At the historically appropriate Théâtre du Jeu de Paume, musical director Leonardo Garcia Alarcon and stage director Jean-Yves Ruf recreate the first production in three-and-a-half centuries of Elena, a dramma per musica by Francesco Cavalli. The Helen of the title is the face that launched a thousand ships, but in the libretto by Giovanni Faustini, Menelaus, Theseus and Menestheus compete for the object of their desire. The 1659 Venice premiere of this opera was a success, and was revived in Palermo two years later. But though the libretto was published and the score copied at Cavalli's request, the complete opera was never performed again. The cast includes Emöke Barath, Valer Barna-Sabadus, Fernando Guimaraes and Solenn' Lavanant Linke.

The 2013 Festival's concert series will include symphonic performances at the Grand Théâtre de Provence featuring: the London Symphony Orchestra conducted by Gianandrea Noseda and tenor Ian Bostridge in works by Britten and Shostakovich; the Orchestre de Paris in a Beethoven and Wagner concert, led by Esa-Pekka Salonen with bass René Pape, a second program of Berlioz, De Falla, Ravel and Lalo with conductor Alain Altinoglu, mezzo-soprano Nora Gubisch and violinist Vadim Repin; and Lisbon's Coro Gulbenkian in a program of sacred choral music by Bach, de Almeida, Fauré, Poulenc, and Milhaud at Saint-Sauveur Cathedral.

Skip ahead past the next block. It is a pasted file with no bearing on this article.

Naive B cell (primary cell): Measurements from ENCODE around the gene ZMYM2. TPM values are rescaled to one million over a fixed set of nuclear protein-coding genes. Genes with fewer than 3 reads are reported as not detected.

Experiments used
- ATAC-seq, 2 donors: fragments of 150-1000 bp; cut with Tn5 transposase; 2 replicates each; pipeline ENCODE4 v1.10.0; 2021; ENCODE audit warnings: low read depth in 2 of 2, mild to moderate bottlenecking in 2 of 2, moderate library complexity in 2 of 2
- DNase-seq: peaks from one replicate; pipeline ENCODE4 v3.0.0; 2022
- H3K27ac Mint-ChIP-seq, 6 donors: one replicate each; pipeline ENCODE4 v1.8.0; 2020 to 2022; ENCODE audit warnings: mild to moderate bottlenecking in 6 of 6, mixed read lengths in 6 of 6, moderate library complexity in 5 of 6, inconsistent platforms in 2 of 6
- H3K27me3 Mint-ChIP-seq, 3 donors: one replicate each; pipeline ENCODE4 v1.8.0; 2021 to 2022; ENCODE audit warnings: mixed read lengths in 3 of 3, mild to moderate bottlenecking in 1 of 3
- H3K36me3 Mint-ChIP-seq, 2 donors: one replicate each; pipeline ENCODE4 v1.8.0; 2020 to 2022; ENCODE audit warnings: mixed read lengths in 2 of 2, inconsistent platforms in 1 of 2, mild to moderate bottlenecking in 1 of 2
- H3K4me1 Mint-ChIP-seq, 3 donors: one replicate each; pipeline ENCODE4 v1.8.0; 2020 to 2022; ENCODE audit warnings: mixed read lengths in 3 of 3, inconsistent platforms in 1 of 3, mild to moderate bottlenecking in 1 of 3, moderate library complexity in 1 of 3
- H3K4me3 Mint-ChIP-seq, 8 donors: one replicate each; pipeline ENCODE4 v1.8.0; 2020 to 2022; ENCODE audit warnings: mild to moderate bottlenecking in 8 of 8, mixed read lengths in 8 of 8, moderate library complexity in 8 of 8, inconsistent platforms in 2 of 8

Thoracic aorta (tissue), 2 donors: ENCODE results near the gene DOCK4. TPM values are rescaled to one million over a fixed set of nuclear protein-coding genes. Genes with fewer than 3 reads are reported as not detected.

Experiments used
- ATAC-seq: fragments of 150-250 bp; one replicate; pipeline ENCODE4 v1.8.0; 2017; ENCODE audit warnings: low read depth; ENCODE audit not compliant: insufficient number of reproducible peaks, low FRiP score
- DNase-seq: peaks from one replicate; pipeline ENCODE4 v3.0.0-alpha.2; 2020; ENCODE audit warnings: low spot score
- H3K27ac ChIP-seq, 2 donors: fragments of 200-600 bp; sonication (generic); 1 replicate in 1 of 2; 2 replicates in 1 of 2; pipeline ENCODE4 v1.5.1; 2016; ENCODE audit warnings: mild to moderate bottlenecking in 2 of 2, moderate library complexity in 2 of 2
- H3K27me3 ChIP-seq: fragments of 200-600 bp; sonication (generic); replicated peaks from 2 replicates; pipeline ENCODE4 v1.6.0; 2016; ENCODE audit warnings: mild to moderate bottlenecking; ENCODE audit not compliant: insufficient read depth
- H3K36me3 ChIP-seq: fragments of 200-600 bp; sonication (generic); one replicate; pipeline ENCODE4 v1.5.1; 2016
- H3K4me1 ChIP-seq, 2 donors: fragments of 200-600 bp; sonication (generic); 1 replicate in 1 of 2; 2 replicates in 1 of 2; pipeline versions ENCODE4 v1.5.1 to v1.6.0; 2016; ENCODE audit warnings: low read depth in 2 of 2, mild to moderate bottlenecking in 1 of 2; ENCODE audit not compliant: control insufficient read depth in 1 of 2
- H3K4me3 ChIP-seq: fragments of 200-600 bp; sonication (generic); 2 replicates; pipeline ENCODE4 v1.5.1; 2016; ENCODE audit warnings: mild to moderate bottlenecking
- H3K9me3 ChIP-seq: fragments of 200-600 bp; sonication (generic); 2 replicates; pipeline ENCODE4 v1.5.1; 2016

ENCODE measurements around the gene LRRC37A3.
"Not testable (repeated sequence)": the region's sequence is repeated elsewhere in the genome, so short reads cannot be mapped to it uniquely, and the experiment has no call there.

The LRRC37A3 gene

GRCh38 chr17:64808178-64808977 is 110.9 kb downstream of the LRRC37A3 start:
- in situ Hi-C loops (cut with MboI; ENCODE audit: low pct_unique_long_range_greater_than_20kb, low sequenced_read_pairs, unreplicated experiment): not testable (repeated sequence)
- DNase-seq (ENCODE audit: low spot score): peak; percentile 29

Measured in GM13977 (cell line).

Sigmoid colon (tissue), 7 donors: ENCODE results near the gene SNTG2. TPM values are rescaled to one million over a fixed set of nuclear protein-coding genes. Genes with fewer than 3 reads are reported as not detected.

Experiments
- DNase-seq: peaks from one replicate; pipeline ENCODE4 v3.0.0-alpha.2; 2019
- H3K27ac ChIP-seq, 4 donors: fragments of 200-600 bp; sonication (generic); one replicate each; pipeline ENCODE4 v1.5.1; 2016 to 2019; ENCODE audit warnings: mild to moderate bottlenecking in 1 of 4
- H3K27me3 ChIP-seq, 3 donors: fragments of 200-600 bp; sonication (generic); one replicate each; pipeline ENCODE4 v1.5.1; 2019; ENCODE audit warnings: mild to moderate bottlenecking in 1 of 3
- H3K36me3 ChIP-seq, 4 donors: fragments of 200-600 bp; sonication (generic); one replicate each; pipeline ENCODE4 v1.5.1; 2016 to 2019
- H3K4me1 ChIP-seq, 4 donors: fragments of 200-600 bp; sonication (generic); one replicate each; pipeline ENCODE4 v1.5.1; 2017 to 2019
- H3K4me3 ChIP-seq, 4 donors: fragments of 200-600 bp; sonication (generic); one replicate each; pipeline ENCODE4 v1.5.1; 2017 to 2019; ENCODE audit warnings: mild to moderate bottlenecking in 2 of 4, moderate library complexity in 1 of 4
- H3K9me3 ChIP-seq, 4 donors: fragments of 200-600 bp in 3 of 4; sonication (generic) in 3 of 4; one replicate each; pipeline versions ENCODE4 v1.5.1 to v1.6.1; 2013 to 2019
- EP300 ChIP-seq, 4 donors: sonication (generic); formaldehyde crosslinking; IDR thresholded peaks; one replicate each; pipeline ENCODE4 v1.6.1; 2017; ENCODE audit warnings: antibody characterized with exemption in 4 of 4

Venezia, da camera e da chiesá - Sacred and Secular Venetian Music of the Seventeenth Century, will be performed by harpsichordist Jean-Marc Aymes and soprano Maria Cristina Kiehr, as well as singers and intrumentalists of the Académie européenne de musique. The concert will consist of the magnificent "new music" of Claudio Monteverdi, Francesco Cavalli and their Venetian peers. Also at the Church of Saint Jean de Malte, Aymes will offer an organ and harpsichord recital of works by composers such as Girolamo Frescobaldi, Andrea Gabrieli and Bernardo Storace, to show off the contrapuntally rich keyboard repertoire of early-baroque Venice, Rome and Naples.